For more than 50 years, it has been known that zinc deficiency compromises immune function. During this time, knowledge about the biochemistry of zinc has continued to grow, but only recent years have provided in-depth molecular insights into the multiple aspects of zinc as a regulator of immunity. A network based on ZnT and ZIP proteins for transport and metallothionein for storage tightly regulates zinc availability, and virtually all aspects of innate and adaptive immunity are affected by zinc. In vivo, zinc deficiency alters the number and function of neutrophil granulocytes, monocytes, natural killer (NK)-, T-, and B-cells. T cell functions and balance between the different subsets are particularly susceptible to changes in zinc status. This article focuses in particular on the main mechanisms by which zinc ions exert essential functions in the immune system. On the one hand, this includes tightly protein bound zinc ions serving catalytic or structural functions in a multitude of different proteins, in particular enzymes and transcription factors. On the other hand, increasing evidence arises for a regulatory role of free zinc ions in signal transduction, especially in cells of the immune system. Identification of several molecular targets, including phosphatases, phosphodiesterases, caspases, and kinases suggest that zinc ions are a second messenger regulating signal transduction in various kinds of immune cells.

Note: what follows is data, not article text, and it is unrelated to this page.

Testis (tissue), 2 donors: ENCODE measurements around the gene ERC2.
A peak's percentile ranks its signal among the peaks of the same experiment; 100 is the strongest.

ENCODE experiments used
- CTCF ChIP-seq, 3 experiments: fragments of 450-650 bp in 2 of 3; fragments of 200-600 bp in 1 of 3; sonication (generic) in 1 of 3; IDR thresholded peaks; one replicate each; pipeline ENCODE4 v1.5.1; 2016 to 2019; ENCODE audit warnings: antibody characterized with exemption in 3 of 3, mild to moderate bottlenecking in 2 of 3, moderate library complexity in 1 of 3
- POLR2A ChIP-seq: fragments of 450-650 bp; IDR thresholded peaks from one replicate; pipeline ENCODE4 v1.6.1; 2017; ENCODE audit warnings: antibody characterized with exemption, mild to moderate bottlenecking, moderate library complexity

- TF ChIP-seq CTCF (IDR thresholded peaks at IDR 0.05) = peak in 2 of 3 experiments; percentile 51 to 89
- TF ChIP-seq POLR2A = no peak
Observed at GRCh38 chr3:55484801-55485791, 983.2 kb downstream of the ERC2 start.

Keywords: protein tyrosine phosphatases; second messenger; signal transduction.
© 2013 International Union of Biochemistry and Molecular Biology.